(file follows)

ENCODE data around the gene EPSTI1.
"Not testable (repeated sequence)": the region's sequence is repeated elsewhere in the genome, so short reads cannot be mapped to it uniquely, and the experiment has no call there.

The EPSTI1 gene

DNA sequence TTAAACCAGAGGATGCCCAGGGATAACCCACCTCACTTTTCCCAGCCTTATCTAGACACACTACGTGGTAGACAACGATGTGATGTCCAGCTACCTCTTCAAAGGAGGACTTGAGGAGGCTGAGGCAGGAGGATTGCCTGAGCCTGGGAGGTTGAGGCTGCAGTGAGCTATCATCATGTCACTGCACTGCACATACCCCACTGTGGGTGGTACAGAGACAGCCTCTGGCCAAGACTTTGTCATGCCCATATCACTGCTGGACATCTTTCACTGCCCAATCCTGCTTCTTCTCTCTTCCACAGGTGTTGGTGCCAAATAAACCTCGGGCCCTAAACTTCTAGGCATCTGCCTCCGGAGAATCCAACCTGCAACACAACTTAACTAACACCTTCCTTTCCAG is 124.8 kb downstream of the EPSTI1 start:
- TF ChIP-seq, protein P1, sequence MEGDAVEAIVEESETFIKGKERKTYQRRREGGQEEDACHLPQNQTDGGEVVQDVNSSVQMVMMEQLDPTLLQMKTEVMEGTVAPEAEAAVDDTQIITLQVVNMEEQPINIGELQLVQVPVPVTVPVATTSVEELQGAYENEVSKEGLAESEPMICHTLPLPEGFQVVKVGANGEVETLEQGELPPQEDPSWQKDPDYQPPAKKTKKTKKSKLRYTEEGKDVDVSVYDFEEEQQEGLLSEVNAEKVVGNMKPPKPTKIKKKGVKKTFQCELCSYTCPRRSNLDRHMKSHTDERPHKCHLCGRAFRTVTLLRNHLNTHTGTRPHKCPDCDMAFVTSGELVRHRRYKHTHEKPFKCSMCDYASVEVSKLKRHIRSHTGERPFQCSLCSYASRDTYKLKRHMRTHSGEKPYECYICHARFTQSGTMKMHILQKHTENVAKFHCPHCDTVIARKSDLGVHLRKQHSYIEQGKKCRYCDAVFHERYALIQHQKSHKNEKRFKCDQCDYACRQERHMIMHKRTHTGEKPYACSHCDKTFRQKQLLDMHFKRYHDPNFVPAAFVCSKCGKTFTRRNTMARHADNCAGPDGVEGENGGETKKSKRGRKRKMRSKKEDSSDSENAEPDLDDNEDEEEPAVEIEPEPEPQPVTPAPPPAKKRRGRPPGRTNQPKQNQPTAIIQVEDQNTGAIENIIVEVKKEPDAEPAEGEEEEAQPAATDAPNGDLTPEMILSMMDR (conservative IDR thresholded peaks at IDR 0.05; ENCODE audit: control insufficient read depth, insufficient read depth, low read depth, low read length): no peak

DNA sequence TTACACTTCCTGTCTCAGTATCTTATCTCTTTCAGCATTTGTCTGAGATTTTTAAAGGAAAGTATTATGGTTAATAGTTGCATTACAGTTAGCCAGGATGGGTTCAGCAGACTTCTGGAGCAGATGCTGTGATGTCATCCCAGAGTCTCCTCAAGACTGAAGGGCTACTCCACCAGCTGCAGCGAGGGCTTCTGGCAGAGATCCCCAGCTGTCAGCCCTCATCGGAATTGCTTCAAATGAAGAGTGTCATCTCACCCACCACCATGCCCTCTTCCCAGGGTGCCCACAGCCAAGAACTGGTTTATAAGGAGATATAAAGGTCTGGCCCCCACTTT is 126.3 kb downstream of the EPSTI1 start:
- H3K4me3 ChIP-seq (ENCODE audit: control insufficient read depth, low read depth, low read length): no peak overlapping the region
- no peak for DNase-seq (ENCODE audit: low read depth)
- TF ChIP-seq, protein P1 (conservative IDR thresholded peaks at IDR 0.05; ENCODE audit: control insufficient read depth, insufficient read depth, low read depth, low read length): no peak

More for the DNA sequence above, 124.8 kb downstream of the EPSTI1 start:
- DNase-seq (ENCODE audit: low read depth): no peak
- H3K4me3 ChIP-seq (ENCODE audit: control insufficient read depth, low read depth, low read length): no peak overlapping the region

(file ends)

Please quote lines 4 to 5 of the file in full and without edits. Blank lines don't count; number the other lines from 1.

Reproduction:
DNA sequence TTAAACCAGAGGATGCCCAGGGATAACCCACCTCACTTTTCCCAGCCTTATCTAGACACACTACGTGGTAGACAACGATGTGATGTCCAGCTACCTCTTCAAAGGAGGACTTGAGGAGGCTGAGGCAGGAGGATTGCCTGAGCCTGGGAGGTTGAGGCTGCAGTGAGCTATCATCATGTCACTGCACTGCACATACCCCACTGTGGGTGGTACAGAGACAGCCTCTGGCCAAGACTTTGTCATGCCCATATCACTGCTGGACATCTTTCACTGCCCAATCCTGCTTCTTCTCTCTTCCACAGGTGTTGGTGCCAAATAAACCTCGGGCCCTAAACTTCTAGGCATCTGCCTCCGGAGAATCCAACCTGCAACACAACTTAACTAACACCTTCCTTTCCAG is 124.8 kb downstream of the EPSTI1 start:
- TF ChIP-seq, protein P1, sequence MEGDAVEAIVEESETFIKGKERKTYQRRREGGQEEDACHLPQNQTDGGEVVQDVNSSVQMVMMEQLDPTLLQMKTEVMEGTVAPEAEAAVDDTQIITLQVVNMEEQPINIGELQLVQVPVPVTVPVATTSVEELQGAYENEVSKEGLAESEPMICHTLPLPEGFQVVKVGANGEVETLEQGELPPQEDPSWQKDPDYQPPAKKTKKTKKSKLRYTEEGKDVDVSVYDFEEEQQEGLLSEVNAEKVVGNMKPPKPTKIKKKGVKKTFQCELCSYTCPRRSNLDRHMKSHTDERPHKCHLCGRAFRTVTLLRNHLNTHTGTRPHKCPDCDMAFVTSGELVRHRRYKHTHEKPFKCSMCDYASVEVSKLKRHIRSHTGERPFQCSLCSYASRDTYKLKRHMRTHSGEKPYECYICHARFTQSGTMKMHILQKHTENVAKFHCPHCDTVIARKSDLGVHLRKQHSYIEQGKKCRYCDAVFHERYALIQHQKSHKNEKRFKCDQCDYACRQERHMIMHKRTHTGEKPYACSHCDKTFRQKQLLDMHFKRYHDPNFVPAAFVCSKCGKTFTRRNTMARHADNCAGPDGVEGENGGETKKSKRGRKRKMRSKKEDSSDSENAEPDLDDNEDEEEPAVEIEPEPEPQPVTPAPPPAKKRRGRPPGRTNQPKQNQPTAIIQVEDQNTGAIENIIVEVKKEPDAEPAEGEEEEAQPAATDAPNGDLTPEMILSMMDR (conservative IDR thresholded peaks at IDR 0.05; ENCODE audit: control insufficient read depth, insufficient read depth, low read depth, low read length): no peak